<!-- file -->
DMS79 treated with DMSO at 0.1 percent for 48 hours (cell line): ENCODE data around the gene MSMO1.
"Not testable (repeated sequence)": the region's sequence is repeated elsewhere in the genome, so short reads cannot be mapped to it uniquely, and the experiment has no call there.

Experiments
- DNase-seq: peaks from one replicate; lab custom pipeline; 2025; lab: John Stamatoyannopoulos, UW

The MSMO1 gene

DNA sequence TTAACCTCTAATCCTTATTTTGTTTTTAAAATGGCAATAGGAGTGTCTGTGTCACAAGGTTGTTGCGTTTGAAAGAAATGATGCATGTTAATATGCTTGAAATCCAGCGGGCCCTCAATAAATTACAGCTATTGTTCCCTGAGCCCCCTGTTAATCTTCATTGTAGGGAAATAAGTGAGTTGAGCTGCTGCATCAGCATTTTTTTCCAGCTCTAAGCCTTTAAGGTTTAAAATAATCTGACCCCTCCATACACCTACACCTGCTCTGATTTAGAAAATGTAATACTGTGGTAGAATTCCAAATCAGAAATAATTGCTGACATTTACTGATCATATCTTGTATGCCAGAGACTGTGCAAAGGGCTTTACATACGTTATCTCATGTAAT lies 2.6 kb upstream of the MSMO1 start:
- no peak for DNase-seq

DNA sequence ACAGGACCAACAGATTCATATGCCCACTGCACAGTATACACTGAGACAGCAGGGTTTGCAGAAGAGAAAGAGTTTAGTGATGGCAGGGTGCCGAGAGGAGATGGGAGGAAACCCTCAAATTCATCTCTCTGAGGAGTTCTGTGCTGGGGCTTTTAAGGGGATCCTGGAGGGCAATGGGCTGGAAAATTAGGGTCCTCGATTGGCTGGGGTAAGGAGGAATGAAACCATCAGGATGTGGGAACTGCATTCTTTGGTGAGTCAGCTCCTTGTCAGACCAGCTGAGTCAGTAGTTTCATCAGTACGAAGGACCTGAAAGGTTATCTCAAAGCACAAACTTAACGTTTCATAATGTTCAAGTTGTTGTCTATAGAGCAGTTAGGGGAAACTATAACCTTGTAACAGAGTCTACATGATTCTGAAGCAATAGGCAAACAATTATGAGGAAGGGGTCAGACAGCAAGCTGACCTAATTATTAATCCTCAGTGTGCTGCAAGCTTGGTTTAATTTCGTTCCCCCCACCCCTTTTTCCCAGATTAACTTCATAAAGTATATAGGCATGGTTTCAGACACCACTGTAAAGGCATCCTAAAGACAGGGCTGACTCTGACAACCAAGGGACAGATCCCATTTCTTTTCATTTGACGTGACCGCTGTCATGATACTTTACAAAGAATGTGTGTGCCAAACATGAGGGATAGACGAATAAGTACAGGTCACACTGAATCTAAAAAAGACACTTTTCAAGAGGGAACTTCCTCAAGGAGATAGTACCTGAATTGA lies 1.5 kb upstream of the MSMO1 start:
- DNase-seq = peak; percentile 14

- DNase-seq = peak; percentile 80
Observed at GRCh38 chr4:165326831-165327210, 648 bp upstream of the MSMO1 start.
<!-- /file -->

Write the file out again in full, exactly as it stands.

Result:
DMS79 treated with DMSO at 0.1 percent for 48 hours (cell line): ENCODE data around the gene MSMO1.
"Not testable (repeated sequence)": the region's sequence is repeated elsewhere in the genome, so short reads cannot be mapped to it uniquely, and the experiment has no call there.

Experiments
- DNase-seq: peaks from one replicate; lab custom pipeline; 2025; lab: John Stamatoyannopoulos, UW

The MSMO1 gene

DNA sequence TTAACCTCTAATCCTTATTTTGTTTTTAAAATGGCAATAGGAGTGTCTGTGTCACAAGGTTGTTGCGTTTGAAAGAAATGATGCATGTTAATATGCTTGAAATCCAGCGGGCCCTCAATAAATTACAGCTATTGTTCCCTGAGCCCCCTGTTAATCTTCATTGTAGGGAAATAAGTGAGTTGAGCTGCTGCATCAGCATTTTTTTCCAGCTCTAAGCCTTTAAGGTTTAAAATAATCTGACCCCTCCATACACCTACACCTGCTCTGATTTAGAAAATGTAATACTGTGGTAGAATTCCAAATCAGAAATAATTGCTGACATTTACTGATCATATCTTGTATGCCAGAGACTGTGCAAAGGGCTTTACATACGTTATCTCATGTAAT lies 2.6 kb upstream of the MSMO1 start:
- no peak for DNase-seq

DNA sequence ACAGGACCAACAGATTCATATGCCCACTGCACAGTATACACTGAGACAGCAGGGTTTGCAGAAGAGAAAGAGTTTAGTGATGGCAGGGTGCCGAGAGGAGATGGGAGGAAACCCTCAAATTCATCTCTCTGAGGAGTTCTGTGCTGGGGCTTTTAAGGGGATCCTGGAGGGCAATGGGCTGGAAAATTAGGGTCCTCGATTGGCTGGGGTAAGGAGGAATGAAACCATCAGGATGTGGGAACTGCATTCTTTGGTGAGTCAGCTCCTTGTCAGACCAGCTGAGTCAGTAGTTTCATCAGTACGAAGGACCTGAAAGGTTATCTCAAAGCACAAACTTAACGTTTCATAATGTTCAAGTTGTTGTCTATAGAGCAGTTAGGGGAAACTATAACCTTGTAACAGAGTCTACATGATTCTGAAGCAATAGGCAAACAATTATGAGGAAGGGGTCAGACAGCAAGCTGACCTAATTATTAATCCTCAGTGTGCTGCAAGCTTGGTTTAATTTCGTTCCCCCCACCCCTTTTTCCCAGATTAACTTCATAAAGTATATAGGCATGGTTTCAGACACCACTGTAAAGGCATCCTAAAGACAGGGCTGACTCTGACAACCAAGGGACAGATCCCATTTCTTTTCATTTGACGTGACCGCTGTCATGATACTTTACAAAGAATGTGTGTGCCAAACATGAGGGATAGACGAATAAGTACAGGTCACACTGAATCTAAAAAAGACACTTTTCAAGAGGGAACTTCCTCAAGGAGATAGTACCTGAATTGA lies 1.5 kb upstream of the MSMO1 start:
- DNase-seq = peak; percentile 14

- DNase-seq = peak; percentile 80
Observed at GRCh38 chr4:165326831-165327210, 648 bp upstream of the MSMO1 start.